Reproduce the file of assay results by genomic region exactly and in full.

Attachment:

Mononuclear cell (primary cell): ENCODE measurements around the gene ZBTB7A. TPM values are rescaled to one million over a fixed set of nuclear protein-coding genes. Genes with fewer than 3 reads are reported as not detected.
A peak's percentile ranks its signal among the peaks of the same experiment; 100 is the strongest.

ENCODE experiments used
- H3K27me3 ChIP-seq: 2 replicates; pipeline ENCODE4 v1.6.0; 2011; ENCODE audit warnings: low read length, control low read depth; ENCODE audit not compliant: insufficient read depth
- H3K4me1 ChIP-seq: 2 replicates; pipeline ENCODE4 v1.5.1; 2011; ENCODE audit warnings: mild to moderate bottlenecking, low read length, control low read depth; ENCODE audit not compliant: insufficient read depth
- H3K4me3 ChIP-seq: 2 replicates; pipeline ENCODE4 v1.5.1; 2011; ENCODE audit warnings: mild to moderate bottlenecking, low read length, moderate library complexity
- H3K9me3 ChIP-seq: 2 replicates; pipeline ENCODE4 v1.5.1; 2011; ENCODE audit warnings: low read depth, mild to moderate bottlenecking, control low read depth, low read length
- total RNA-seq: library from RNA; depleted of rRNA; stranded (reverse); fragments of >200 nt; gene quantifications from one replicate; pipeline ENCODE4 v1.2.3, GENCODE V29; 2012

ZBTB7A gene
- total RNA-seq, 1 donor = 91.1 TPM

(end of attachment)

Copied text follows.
Mononuclear cell (primary cell): ENCODE measurements around the gene ZBTB7A. TPM values are rescaled to one million over a fixed set of nuclear protein-coding genes. Genes with fewer than 3 reads are reported as not detected.
A peak's percentile ranks its signal among the peaks of the same experiment; 100 is the strongest.

ENCODE experiments used
- H3K27me3 ChIP-seq: 2 replicates; pipeline ENCODE4 v1.6.0; 2011; ENCODE audit warnings: low read length, control low read depth; ENCODE audit not compliant: insufficient read depth
- H3K4me1 ChIP-seq: 2 replicates; pipeline ENCODE4 v1.5.1; 2011; ENCODE audit warnings: mild to moderate bottlenecking, low read length, control low read depth; ENCODE audit not compliant: insufficient read depth
- H3K4me3 ChIP-seq: 2 replicates; pipeline ENCODE4 v1.5.1; 2011; ENCODE audit warnings: mild to moderate bottlenecking, low read length, moderate library complexity
- H3K9me3 ChIP-seq: 2 replicates; pipeline ENCODE4 v1.5.1; 2011; ENCODE audit warnings: low read depth, mild to moderate bottlenecking, control low read depth, low read length
- total RNA-seq: library from RNA; depleted of rRNA; stranded (reverse); fragments of >200 nt; gene quantifications from one replicate; pipeline ENCODE4 v1.2.3, GENCODE V29; 2012

ZBTB7A gene
- total RNA-seq, 1 donor = 91.1 TPM